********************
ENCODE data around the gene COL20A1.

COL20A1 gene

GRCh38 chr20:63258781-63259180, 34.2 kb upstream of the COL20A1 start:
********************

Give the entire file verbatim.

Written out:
ENCODE data around the gene COL20A1.

COL20A1 gene

GRCh38 chr20:63258781-63259180, 34.2 kb upstream of the COL20A1 start: